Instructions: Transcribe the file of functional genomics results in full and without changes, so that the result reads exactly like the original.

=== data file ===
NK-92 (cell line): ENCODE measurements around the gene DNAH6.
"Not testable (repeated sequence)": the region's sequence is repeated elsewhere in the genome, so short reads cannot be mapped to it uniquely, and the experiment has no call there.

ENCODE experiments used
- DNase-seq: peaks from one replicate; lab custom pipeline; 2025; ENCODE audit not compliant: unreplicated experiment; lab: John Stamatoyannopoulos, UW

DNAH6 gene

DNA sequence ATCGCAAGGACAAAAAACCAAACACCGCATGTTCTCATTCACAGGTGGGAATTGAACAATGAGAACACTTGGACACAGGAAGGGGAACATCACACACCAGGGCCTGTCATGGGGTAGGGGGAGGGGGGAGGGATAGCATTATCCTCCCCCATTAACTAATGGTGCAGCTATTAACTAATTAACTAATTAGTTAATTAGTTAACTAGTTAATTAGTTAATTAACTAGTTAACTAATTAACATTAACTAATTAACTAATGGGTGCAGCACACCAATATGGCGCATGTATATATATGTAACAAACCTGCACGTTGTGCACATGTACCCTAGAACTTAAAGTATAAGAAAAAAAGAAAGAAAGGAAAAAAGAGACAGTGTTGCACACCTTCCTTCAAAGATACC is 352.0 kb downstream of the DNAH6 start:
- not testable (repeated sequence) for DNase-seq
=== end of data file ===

NK-92 (cell line): ENCODE measurements around the gene DNAH6.
"Not testable (repeated sequence)": the region's sequence is repeated elsewhere in the genome, so short reads cannot be mapped to it uniquely, and the experiment has no call there.

ENCODE experiments used
- DNase-seq: peaks from one replicate; lab custom pipeline; 2025; ENCODE audit not compliant: unreplicated experiment; lab: John Stamatoyannopoulos, UW

DNAH6 gene

DNA sequence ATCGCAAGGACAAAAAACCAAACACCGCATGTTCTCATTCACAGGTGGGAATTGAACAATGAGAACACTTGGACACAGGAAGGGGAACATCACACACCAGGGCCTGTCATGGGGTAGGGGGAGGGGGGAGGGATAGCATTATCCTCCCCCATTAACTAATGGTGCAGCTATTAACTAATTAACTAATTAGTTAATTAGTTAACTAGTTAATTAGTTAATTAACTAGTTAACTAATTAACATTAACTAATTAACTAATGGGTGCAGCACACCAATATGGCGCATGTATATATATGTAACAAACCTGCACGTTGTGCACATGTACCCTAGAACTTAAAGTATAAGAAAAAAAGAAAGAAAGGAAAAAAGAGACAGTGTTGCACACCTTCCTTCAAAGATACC is 352.0 kb downstream of the DNAH6 start:
- not testable (repeated sequence) for DNase-seq